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When you lease a commercial property or own property that you rent out or run your business from, there are many issues to consider. For example, ensuring that the commercial lease protects your interest in the property. If you are a commercial tenant or property owner, one point you must understand is about commercial property insurance. You need to know what it may protect you against to ensure you take adequate commercial building insurance to cover you in specific situations. Also, if your business grows, you may need to change your commercial property insurance coverage. This article will explain four key points about commercial property insurance in the UK.
What is Commercial Property Insurance?
Commercial property insurance is a type of insurance policy that protects commercial buildings such as the one you may lease or rent out. It is a place to protect the finances of both a property owner, such as a landlord, and a commercial tenant. It can pay for costs to you, for example, for:
- repairs to the commercial building;
- rebuilding the property; and
- replacing the contents in the commercial premises.
Taking out this type of insurance is not a legal requirement for building owners or occupiers. However, it is sensible to take out a policy to protect your interests.
Below we explain four key points that relate to the utility of commercial property insurance for both landlords and tenants, what the insurance does and does not cover, and what additional protections can be conferred by this insurance product.
1. Typical Risks Protected by Commercial Property Insurance
If you have commercial property insurance in place for your commercial property, there are several things it may protect against. The risks relevant to your commercial property may depend on what type of building it is and its features. For example, if the building has a complex heating system, this may affect the commercial property insurance. Also, the use of the building may affect it. Commercial property includes, for example:
- an office;
- a high street shop;
- a restaurant in a shopping centre; or
- a shop on a farm in a rural area.
Typical risks include, for example:
- theft of items on the property;
- flooding, such as from burst pipes;
- damage due to a storm;
- trees falling onto the property;
- an explosion; or
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2. What is Not Protected by Commercial Property Insurance
Whilst it is essential to know what your commercial property insurance may protect, it is also necessary to understand what it does not safeguard against. This is particularly the case for commercial landlords and businesses which own their property. This is because your insurance will protect the building itself. However, this insurance product will not cover:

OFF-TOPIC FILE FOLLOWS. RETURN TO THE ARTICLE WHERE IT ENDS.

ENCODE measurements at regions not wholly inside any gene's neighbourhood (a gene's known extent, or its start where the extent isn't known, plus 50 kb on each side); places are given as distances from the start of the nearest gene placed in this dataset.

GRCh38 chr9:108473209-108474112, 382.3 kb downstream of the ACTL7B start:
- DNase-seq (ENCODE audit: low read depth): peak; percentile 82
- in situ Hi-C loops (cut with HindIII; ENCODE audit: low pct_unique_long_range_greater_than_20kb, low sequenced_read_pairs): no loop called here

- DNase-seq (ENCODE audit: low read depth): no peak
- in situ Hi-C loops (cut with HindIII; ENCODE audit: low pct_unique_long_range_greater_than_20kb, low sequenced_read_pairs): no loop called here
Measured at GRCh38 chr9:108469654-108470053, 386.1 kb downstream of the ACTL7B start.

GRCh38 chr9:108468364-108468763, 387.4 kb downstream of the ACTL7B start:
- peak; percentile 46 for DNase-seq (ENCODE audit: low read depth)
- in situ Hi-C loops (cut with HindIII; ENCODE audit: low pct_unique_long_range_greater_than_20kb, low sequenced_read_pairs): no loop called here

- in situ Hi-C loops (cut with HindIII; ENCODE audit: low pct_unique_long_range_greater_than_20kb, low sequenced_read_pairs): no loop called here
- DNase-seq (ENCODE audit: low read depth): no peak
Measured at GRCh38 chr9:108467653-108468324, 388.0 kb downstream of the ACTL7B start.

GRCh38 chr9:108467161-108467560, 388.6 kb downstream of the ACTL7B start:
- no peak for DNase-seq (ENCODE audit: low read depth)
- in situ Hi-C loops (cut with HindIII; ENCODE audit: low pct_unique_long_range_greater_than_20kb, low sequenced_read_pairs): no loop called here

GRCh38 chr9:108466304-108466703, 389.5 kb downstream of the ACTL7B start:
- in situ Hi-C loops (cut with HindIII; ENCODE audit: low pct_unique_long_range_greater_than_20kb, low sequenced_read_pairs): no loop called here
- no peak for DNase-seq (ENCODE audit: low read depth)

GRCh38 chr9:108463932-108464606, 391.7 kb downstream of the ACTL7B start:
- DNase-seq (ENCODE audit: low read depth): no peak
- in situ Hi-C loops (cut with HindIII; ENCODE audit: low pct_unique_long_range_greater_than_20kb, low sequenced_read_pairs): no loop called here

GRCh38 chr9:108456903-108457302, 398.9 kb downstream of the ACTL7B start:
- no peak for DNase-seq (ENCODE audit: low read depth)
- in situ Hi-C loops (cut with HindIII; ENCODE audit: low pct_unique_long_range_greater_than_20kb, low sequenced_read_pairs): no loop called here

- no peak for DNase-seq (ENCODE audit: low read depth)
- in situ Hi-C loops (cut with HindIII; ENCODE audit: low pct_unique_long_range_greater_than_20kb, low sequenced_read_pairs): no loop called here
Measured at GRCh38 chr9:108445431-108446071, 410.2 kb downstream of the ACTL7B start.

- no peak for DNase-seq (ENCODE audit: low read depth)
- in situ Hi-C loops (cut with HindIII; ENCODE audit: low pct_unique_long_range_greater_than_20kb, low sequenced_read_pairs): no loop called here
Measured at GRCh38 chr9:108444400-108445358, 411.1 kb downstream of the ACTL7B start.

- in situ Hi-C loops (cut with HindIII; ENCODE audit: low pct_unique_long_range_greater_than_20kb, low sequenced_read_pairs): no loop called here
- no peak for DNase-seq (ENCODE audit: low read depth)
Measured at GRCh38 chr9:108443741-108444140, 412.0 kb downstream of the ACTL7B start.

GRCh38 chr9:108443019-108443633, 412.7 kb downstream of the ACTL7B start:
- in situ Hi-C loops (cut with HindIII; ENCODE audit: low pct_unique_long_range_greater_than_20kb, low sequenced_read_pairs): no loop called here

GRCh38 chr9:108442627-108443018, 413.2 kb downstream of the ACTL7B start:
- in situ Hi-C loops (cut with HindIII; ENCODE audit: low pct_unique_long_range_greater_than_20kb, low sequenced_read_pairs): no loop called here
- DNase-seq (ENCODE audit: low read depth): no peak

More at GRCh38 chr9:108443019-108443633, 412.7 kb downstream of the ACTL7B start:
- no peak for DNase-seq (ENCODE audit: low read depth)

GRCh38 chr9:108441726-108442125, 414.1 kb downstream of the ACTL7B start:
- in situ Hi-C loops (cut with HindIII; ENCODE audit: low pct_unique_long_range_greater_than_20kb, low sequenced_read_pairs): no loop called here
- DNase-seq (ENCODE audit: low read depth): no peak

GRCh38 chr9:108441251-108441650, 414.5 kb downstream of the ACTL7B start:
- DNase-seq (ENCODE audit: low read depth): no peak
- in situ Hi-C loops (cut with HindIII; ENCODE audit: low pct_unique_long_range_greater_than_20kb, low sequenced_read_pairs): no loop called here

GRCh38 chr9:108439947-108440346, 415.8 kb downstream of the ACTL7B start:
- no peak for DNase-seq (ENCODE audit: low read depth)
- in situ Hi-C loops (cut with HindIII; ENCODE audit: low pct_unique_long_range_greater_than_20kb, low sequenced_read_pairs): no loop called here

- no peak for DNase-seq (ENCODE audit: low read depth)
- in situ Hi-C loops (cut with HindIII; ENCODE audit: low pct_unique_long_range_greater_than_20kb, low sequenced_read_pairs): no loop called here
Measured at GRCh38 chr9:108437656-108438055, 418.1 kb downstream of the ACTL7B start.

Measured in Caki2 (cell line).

- your property if it is unoccupied, usually for more than 30 days;
- property wear and tear;
- damage due to not maintaining the property adequately;
- damage due to poor craftsmanship;
- acts of terrorism and war; and
- animal damage, such as pest infestation.
3. Parties’ Interests
Whilst commercial property insurance is relevant to both landlords and commercial tenants, each typically has different interests associated with it. If you are a landlord or own the building and use it as your commercial premises, you need insurance for:
- the building;
- any contents in the property that are yours rather than any commercial tenant’s property; and
- claims a member of the public may make when on your property, which is the property owner’s liability part of the insurance.
As a commercial landlord, you may want your tenant to pay all or some of the cost of your commercial property insurance. This is a common request amongst landlords.
If you are a commercial tenant, your interest in commercial property insurance is usually just for your contents on the premises. This may include your:
- equipment such as computers and desks;
- stock that you store; and
- any fixtures and fittings.
4. Additional Protections
It is possible to add extra protections for other risks to the commercial premises when you take out this type of insurance. There are some particularly relevant to commercial landlords. These include, for example:
- cover to protect a landlord for their tenant’s non-payment of rent;
- legal expenses to cover where a landlord and tenant dispute arises;
- cover to protect their tenant for loss of earnings if they suddenly cannot carry out their business from the property; or
- malicious damage cover in case tenants purposely damage the property.
This cheat sheet outlines what you should be aware of in your lease agreement.
Whether you own a commercial building or rent one for your business premises, whilst it is not a legal requirement, you will likely take out commercial property insurance. This building insurance will protect you against particular risks to the building and its contents. This article has explained four essential points about this insurance product to help you understand it. It firstly considers what risks it may protect you against, such as fire and theft. The article then explains what this insurance product will not protect against. A third point the article looks at is the interest in insurance, particularly to each party in a commercial lease. The article ends with a vital point about additional protections you may want to add when you take out this type of insurance.
If you need help understanding what commercial property insurance does and does not cover, contact our experienced leasing lawyers as part of our LegalVision membership. For a low monthly fee, you will have unlimited access to lawyers to answer your questions and draft and review your documents. Call us today on 0808 196 8584 or visit our membership page.
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